By: Dan Sperling, MD

A study published in the prestigious Journal of Clinical Oncology (December, 2015) rattled the prostate cancer treatment world. A common treatment called androgen deprivation therapy (ADT or chemical castration) appears to double the risk of Alzheimer’s disease. The study, out of Stanford University and the University of Pennsylvania, caught the attention of the media. Reports and articles appeared on NBC News and in sources such as WebMD, Medscape, the New York Times and Renal & Urology News.

“Androgen Deprivation Therapy and Future Alzheimer’s Disease Risk,” is the culmination of analyzing 16,888 case records of patients from Stanford and Mt. Sinai Hospitals.[i] After sifting through the records, the research team identified 2,397 men on ADT who met their inclusion and exclusion criteria. The average length of follow-up was 2.7 years. What they found was startling, especially because ADT has been a standard of care for over a half century.

The study found that PCa patients on ADT had a 1.88 greater risk of Alzheimer’s disease than PCa patients who had never been on ADT. For those who used ADT longer than 12 months, the risk increased to 2.12 higher. The research team filtered out other conditions like senile dementia, and other possible causes for Alzheimer’s, since the case records contained specific diagnostic information. Therefore they had a high degree of confidence in the association they found.

ADT is a prostate cancer (PCa) management strategy that controls the growth of PCa by depriving it of testosterone, which fuels its growth. Pharmaceutical agents, both injectable and oral, block a man’s body from producing male hormones, which is why ADT is often referred to as chemical castration. ADT is not curative but it can curtail the cancer for years; eventually, however, the cancer cells mutate to a point at which ADT is no longer effective, and patients then go on chemotherapy. ADT causes side effects that can affect quality of life: hot flashes, mood swings, breast tenderness, loss of sex drive, and bone loss can be troublesome to cope with. For most ADT patients, this is an acceptable trade-off in order to gain more years of life.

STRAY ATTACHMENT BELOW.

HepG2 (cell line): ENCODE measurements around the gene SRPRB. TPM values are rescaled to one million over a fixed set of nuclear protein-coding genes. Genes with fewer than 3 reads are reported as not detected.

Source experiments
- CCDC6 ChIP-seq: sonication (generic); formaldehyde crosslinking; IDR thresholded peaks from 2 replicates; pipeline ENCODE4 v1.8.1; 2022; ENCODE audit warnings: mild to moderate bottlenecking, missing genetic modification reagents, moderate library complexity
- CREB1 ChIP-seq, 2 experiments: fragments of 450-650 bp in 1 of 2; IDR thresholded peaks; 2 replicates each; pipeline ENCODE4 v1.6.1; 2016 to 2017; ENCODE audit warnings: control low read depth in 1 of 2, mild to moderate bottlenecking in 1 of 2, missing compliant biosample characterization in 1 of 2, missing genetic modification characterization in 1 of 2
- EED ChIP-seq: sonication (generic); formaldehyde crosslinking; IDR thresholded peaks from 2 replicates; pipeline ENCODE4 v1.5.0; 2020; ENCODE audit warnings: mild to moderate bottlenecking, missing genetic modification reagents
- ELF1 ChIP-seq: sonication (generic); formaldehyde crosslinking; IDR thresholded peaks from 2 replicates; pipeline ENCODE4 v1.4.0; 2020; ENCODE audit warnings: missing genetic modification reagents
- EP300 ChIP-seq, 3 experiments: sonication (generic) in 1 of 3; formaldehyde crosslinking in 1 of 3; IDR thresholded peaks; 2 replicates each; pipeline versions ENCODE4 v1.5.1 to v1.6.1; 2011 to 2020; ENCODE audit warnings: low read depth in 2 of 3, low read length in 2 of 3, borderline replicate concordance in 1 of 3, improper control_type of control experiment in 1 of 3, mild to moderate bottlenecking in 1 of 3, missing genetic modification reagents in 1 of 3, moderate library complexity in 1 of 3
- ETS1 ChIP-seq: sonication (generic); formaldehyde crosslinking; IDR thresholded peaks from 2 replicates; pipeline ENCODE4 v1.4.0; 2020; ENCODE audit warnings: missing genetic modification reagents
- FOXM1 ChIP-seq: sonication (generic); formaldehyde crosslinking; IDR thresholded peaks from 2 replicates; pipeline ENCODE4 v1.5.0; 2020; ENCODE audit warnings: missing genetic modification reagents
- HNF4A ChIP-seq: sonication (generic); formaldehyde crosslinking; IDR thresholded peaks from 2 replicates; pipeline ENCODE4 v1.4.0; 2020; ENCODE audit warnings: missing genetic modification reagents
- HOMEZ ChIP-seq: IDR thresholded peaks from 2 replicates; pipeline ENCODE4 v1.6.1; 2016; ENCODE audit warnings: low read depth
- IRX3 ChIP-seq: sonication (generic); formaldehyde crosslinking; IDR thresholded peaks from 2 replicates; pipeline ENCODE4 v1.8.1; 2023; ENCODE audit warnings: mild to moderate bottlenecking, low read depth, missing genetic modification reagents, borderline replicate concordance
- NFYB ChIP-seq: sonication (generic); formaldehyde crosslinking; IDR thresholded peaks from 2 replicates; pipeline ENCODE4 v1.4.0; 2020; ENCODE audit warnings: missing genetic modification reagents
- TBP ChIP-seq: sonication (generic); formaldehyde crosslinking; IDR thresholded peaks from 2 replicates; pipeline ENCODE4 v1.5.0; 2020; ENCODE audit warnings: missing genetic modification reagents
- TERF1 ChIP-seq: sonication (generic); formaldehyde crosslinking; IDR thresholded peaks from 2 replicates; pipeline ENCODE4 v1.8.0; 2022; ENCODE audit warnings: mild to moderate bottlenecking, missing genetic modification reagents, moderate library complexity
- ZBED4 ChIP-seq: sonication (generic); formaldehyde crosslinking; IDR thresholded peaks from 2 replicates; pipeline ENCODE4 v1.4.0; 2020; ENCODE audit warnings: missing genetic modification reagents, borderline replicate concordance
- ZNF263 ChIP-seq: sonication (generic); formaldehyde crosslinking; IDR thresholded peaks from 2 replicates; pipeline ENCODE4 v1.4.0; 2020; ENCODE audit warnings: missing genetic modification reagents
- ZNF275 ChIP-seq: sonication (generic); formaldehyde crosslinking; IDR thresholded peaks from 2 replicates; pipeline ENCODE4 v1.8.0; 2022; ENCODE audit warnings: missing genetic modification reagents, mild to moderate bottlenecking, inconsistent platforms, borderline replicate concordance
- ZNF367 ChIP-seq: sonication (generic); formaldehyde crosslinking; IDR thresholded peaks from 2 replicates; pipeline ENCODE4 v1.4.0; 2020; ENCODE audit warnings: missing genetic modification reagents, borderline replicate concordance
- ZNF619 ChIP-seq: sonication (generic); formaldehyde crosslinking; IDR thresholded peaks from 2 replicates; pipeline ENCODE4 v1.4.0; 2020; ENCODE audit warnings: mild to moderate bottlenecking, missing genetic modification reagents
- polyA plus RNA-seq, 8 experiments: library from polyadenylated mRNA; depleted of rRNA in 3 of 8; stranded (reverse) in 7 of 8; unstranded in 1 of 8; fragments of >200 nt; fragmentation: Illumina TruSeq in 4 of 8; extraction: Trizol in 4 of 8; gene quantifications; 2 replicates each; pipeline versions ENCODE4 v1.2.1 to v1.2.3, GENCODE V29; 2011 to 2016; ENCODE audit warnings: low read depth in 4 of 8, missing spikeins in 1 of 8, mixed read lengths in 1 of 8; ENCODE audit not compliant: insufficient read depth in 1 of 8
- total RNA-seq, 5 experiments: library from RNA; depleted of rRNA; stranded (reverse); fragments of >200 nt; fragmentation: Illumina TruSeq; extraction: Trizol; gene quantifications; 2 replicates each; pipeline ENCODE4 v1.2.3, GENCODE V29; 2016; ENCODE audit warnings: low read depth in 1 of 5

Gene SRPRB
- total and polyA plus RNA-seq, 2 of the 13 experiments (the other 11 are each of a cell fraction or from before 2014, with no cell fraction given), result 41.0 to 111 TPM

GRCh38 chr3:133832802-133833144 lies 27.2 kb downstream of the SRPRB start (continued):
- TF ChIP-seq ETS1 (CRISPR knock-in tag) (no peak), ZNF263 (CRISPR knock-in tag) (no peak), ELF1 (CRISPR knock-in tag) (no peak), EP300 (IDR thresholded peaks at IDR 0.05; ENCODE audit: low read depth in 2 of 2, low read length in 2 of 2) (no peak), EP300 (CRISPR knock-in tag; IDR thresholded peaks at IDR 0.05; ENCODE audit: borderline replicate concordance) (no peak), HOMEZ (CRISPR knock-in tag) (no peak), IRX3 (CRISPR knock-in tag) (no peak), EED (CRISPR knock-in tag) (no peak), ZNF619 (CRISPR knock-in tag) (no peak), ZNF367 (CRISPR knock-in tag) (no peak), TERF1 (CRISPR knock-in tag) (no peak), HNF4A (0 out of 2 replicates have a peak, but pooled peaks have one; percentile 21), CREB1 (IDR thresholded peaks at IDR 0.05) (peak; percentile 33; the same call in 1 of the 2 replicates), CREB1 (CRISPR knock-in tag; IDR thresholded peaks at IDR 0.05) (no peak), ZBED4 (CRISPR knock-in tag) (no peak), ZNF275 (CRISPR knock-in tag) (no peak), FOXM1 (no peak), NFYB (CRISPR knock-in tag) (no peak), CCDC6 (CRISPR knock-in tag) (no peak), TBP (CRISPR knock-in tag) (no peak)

The Stanford/U.Penn study is not the first to correlate ADT with diminished cognitive function.  A small study (48 advanced PCa patients) out of the University of South Florida compared their patients with 84 men who had prostatectomies but not ADT and 88 men without PCa[ii]. Those who went on ADT were tested for mental function before they began the drugs, and again at 6 months and 12 months after starting on ADT. Compared with the other two groups, the ADT patients had less mental clarity together with general signs of impaired thinking.

While the Stanford/U.Penn research sounds discouraging, it’s important to not globalize its findings. The authors urge PCa patients who are at risk of advanced or metastatic PCa, and who can be helped by ADT, to discuss the situation thoroughly with their doctors. Our Center wishes to emphasize the importance of early detection, and the value of 3T multiparametric MRI if there is a suspicion of PCa. Knowing the facts about an individual’s disease is the foundation for making the most appropriate treatment choice.


[i] Nead K, Gaskin G, Chester C, Swisher-McClure S, Leeper N and Shah N. Androgen deprivation therapy and future Alzheimer’s disease risk.” JCO 2015(Dec). Published online before printDecember 7, 2015, doi:10.1200/JCO.2015.63.

[ii] http://www.webmd.com/prostate-cancer/news/20150512/hormone-therapy-for-prostate-cancer-may-impair-thinking, May 12, 2015.

 

The latest news

just published:

Dr. Sperling speaks at the WPBF 25 Health and Safety Festival with Dr. Mehmet Oz Find out more & watch video »

Sperling Prostate Center now offering mpMRI disease monitoring for patients on testosterone replacement therapy Find out more »

Dr. Sperling included as featured expert on Prostate.net. See Dr. Sperling's articles »

New article co-authored by Dan Sperling, M.D., on Focal Laser Ablation for prostate cancer with powerful clinical trial results. Read it now »